Ubuntu

KDE 4 branch SSL certificates support completely broken

Reported by Swâmi Petaramesh on 2009-02-25
36
This bug affects 3 people
Affects Status Importance Assigned to Milestone
kdelibs
Incomplete
High
kde4libs (Ubuntu)
High
Unassigned

Bug Description

KDE SSL certificates support in all of the KDE 4.0-4.3 series is completely broken.
KDE bug: https://bugs.kde.org/show_bug.cgi?id=162485

This impacts (makes impossible) all use of SSL certificates in KDE, including KMail.

This is a real show-stopper to me and I can't believe that such a regression exists between KDE 3.x and 4.x and that nothing was done about this since this bug was initially reported in May 2008 to the KDE bugtracker.

Version: (using KDE 4.0.4)
Installed from: Fedora RPMs
OS: Linux

All actions below are done using Konqueror 4.0.4 on Fedora 9.

Visiting https://www.verisign.com/ loads the page just fine with no warning messages (though I can't figure out how to display the certificate information about the loaded page).

However, visiting https://www.sslcertificaten.nl/, which has a chained certificate loads with an authenticity check warning (See authenticity.png screenshot). Clicking details shows the certificate chain, but the "Trust" section simply says "TODO" (see chain1.png and chain2.png screenshots).

Visiting http://www.dragonstrider.com/security/cacert.pem brings up the certificate viewer, and it loads the valid dates, key and signature information just fine, but the common name stuff for both the key and the signer are using dummy values of "Acme Co." and "Acme Sundry Products Company", etc. (See cadetails.png screenshot).

Clicking Import on that screen tells you that the import was successful, but mentions "KDE Control Center" to manage certificates (See acceptedimport.png screenshot).

Clicking the "Crypto Manager" button brings up a window entitled "Crypto - KDE Control Module". A few of the tabs in this window show dummy text similar to the key info page (See cryptomanager1&2.png screenshots). Click over to Signers, and the list is empty including of Verisign's root Certificate, which supposedly is valid, or the recently imported dragonstrider certificate (see cryptomanager3.png screenshot). Clicking import here, and then attempting to import the CACert.org root certificate adds the certificate to the list, but with no details about it (see cryptomanager4.png screenshot). Click OK to close the window, and bring it up again, and the signer's list is again empty.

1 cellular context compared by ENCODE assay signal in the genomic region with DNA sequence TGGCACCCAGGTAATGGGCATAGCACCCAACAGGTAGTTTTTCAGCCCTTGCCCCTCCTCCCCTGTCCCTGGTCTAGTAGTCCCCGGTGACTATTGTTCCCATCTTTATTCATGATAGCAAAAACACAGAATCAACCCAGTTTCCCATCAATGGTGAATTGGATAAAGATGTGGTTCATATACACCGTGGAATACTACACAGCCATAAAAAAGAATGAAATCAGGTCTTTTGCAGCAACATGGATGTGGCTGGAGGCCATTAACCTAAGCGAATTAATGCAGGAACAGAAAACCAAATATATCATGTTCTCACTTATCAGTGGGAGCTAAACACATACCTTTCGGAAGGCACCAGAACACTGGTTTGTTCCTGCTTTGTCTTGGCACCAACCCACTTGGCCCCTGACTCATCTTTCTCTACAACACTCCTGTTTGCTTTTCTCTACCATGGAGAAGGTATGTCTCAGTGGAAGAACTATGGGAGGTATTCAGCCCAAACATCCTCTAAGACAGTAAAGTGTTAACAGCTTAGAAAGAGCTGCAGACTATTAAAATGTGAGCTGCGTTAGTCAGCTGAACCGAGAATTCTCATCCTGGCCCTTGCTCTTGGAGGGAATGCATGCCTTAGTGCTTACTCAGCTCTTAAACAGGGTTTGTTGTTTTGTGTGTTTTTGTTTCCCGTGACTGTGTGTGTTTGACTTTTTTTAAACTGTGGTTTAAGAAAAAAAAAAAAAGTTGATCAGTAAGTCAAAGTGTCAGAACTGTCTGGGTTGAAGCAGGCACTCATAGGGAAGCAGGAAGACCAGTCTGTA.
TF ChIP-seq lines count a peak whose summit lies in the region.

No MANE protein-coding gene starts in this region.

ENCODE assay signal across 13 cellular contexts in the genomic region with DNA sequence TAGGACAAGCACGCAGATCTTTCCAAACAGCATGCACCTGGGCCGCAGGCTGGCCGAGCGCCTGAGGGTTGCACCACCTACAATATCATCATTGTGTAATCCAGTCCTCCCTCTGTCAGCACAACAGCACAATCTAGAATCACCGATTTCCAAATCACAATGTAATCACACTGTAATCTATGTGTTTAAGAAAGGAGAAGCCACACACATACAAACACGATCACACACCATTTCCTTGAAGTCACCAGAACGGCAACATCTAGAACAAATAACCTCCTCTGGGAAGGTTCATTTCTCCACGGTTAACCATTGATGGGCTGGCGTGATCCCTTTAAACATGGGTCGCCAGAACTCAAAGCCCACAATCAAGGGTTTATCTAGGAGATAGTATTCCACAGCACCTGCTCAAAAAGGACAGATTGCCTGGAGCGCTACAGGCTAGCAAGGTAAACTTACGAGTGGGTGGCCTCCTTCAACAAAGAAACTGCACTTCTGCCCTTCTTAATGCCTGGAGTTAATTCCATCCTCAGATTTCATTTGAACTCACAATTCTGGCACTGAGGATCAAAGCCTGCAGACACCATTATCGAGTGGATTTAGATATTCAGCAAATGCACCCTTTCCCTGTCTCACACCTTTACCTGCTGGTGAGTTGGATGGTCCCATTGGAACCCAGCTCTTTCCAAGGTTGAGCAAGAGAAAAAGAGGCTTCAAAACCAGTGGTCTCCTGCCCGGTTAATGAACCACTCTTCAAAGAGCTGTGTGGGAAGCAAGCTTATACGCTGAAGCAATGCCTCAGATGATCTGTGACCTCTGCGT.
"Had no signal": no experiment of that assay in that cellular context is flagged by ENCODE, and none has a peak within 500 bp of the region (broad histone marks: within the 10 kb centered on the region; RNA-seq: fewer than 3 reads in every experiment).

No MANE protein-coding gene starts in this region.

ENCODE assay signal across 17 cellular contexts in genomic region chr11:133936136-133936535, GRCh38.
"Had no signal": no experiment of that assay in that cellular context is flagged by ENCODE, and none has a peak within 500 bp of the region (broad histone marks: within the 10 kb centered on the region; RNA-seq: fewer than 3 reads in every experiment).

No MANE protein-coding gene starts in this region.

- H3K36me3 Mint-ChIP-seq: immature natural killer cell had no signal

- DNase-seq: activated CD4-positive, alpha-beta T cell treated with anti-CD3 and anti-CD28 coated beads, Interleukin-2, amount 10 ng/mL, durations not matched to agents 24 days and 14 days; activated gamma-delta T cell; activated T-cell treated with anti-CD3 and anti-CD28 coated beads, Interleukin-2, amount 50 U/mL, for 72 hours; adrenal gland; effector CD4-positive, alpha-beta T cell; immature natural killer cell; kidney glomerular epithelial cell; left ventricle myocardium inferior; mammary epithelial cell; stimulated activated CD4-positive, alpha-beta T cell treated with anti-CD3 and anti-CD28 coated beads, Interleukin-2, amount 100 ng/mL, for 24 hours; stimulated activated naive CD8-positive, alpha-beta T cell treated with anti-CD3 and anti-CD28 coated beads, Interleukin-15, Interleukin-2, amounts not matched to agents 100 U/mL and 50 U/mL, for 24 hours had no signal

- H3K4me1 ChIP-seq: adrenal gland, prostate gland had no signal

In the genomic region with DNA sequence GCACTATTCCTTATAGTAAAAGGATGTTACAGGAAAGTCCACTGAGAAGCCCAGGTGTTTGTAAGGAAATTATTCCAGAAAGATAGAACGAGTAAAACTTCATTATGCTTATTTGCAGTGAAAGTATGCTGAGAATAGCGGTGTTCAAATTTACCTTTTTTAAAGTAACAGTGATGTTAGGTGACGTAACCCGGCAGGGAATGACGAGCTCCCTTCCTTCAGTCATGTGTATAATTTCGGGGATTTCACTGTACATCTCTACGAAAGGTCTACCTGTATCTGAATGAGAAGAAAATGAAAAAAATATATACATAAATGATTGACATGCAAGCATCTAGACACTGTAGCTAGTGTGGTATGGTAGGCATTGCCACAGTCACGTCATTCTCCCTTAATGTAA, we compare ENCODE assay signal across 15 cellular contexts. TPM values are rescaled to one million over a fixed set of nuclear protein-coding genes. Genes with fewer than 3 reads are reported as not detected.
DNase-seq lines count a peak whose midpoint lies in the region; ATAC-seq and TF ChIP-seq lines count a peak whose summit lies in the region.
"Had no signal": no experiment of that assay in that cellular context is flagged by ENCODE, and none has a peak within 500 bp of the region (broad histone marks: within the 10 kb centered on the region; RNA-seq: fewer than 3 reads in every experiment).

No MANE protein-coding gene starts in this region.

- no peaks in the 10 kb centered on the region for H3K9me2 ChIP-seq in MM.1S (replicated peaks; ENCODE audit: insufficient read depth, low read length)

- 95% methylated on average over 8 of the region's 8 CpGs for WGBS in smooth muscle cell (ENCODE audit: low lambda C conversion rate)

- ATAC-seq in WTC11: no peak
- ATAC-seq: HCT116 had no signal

Kleopatra 3.5.9 on the same system seems to be able to import CA Root Certificates just fine.

Created attachment 24896
authenticity check mentioning kde control center

Created attachment 24897
Accepted Import

Created attachment 24898
Certificate details

Created attachment 24899
Chain Details

Created attachment 24900
Chain Details Again

Created attachment 24901
Crypto Manager Dummy Data 1

Created attachment 24902
Crypto Manager Dummy Data 2

Created attachment 24903
Crypto Manager Blank Signers

Created attachment 24904
Crypto Manager Import Complete

I actually don't know if this belongs to Kssl or Konqueror. Please assign appropriately.

same for 4.1 beta1

I can confirm this bug, all EV certificates I have tried from Comodo don't work in KDE 4.0.4 and 4.1 beta 1 while they work without problems in previous KDE versions and on Firefox and Internet Explorer.

As Comodo is one of the major SSL providers I think this is an important bug to fix.

still doesn't works in 4.1

There are two issues here:

1) KTcpSocket (the underlying socket implementation) is using Qt's bundle of CA certificates, instead of loading KDE's bundle.

2) QSslCertificate is quite strict and doesn't accept extra whitespace at the end of the certificate declaration in PEM mode. Both KDE's and Qt's own bundles contain certificates with those extra whitespace.

Created attachment 25457
Proposed fix.

Pavel is working on a build with this proposed fix, and I'll test later tonight.

Created attachment 25458
New version of the proposed fix

Thanks to Pino Toscano for pointing out that I checked hasMainComponent twice.

Tested with the second patch.

The Komodo chained certificates are now trusted, and visiting a site with a self-signed or untrusted certificate shows details for the certificate being used (except for the text TODO in the "trusted" field of the details dialog).

However, Certificates imported through the "Configure Konqueror"->"Crypto"->"SSL Signers" interface do not stay imported. A test certificate is linked above, or attempt to import the CACert.org root certificate.